Citing trouble to public, HC questions Odd-Even plan

Delhi_High_Court-PTIOn the sixth day of Delhi government’s Odd-Even scheme of road rationing for the private vehicles, Delhi High Court sought to know should the ambitious scheme be in force for more than even a week. The Odd-Even scheme, which came into force on January 1, 2016 is slated for a fortnight trial run till January 15. The Delhi HC raised this question while hearing on multiple pleas filed against the scheme.

A bench of Chief Justice G Rohini and Justice Jayant Nath also said the Delhi government will have to admit that they do not have sufficient public transport to ferry people, adding that the scheme was causing inconvenience to a large section of society.

“Aren’t these six days enough for you? We have permitted the government to run this scheme for one week during which they must have collected data relating to pollution levels in the city,” the Delhi HC bench observed.

The court has now fixed the matter for January 8 by when it has asked the government to get instructions on whether its pilot project can be reduced to a week instead of 15 days.

Besides asking if the scheme can be restricted to a week instead of a fortnight as planned, the High Court also termed the Delhi government’s status report on the implementation of scheme as “vague”. It has now sought information about the pollution caused by taxis running on diesel and CNG which have been kept out of the purview of the odd-even formula and the data related to changes in the pollution level between January 1 and 7, the day the scheme will have completed a week.

Delhi-traffic“You (government) have to think about it. Your status report is vague and does not reveal much,” the division bench of Chief Justice G Rohini and Justice Jayant Nath said, adding, “There is no sufficient public transport. Is it really necessary to have it for 15 days?”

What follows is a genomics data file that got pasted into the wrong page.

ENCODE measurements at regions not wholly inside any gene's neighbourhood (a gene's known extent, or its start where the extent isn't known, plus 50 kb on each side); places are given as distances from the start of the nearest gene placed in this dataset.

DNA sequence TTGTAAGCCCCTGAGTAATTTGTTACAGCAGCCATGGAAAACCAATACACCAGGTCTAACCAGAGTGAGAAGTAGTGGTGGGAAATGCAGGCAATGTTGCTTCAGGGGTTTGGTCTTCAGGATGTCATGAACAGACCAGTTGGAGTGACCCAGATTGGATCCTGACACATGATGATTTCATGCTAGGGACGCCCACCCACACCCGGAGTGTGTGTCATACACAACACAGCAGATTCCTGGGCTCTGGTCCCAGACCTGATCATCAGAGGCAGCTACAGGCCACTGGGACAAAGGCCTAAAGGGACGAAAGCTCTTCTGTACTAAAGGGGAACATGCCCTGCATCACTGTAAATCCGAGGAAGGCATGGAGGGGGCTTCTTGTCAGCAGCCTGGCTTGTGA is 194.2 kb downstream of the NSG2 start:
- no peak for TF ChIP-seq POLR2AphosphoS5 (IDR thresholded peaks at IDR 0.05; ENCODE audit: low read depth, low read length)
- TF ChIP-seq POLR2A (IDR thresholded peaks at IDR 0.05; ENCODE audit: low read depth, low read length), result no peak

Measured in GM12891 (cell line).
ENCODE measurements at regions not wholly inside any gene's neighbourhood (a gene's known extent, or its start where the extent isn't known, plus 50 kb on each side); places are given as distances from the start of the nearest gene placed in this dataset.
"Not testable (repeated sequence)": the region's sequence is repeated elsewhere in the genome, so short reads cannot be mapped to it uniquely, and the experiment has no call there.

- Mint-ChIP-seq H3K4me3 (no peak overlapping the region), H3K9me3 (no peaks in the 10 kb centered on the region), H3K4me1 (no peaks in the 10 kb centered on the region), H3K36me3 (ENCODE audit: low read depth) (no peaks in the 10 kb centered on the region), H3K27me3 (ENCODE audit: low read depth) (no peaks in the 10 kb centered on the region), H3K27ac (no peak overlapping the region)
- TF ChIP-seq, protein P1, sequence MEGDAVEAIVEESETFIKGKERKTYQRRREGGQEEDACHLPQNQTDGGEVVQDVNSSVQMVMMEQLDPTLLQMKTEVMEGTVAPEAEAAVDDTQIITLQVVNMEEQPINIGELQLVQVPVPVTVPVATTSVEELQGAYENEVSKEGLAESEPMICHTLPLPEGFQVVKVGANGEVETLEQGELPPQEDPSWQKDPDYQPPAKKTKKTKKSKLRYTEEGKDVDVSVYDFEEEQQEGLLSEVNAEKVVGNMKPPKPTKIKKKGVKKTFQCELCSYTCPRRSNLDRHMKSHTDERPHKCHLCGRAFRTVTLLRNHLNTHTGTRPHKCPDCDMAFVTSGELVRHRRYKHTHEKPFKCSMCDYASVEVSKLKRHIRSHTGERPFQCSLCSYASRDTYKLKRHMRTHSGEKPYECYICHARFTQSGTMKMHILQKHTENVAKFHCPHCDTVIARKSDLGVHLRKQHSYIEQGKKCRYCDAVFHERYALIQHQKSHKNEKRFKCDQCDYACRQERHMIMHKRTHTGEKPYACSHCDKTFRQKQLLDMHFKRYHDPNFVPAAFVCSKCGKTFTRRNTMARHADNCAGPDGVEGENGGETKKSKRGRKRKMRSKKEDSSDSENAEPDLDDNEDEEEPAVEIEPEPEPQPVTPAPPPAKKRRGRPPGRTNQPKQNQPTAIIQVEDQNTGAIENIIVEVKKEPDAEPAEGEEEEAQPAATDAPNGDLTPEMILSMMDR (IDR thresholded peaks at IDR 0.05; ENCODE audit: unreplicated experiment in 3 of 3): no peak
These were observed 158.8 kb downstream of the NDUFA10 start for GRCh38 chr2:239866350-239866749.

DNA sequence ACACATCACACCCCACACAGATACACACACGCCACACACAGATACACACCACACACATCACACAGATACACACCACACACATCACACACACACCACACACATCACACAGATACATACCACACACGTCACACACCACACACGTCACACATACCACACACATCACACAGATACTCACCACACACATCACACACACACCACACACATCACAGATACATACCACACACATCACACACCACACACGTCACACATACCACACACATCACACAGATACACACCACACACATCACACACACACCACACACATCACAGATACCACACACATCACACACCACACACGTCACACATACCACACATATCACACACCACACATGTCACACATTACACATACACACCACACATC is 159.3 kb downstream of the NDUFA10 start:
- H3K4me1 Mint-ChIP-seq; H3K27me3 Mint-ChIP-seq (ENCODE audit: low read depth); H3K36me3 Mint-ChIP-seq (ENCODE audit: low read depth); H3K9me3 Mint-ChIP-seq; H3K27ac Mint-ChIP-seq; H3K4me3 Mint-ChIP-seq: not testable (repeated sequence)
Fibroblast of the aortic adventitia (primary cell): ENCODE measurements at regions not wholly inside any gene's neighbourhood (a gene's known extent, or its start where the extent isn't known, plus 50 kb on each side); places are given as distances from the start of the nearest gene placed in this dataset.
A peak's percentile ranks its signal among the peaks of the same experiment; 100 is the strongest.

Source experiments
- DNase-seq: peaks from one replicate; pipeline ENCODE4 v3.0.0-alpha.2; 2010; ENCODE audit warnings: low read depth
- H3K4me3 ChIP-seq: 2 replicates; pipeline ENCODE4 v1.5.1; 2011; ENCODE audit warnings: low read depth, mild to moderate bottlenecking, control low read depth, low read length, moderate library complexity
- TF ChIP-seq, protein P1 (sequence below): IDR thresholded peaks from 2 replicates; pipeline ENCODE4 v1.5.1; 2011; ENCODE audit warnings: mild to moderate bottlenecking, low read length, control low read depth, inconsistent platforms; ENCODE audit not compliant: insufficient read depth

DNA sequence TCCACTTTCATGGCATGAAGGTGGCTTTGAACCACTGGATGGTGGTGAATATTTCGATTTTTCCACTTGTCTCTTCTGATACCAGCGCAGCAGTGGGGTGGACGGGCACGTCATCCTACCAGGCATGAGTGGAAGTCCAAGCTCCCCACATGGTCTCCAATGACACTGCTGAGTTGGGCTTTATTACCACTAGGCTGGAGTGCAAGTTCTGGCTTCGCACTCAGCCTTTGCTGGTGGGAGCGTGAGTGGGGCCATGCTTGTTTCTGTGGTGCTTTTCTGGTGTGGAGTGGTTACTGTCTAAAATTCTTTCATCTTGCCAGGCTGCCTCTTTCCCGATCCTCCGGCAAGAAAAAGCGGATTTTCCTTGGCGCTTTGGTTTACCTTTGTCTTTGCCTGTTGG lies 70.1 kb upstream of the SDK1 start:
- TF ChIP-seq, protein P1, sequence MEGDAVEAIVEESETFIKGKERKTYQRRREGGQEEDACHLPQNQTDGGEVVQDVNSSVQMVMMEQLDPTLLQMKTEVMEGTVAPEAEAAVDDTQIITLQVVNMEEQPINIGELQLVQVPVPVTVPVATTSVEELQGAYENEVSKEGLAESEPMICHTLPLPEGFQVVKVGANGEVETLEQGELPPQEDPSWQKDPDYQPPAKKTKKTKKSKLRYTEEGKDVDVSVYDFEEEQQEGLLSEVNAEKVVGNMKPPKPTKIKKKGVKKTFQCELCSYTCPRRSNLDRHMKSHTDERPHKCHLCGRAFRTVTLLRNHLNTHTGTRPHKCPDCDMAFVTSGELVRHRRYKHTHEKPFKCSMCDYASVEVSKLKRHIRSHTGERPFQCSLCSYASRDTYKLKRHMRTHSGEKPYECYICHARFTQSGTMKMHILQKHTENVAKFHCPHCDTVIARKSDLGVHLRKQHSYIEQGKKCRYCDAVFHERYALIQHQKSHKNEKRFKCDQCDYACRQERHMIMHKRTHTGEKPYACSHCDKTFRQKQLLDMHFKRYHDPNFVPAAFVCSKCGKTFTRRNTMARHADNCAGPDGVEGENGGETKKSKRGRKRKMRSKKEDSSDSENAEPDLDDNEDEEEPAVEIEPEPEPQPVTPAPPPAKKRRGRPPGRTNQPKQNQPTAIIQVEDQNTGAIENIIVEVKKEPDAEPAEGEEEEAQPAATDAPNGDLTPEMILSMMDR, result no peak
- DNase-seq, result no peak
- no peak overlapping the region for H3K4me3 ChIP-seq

“In these six days you must have collected data related to pollution level, we think it’s sufficient for you. You will have to think about inconvenience caused to public at large…. there is a practical difficulty,” the bench sought to know.

Observing that it is not interfering with the policies, the court asked the government to think about the Odd-Even scheme as people are knocking on its door complaining about inconvenience being caused to them.

On the other hand, opposing the petitioners, Delhi government’s senior standing counsel Rahul Mehra argued that the scheme is only for 15 days and “the state is equally pained by the inconvenience being caused to public”.

As he further defended the Odd-Even scheme stating that “we are labelled as the most polluted city in the world”, the High Court bench interjected and said that “at present you are causing more inconvenience to public”.

Fixing the next hearing for January 8, the court asked the state counsel to seek instructions from the government on whether the pilot scheme can be restricted to a week instead of continuing the full run till 15th of this month.

The Delhi High Court’s direction came on a batch of petitions filed by various individuals including lawyers who have challenged the AAP government’s move. Among the contentions raised by the petitioners included imposing fine of Rs 2,000 on the violators and exemptions granted to two-wheelers and women drivers.

(With inputs from the PTI)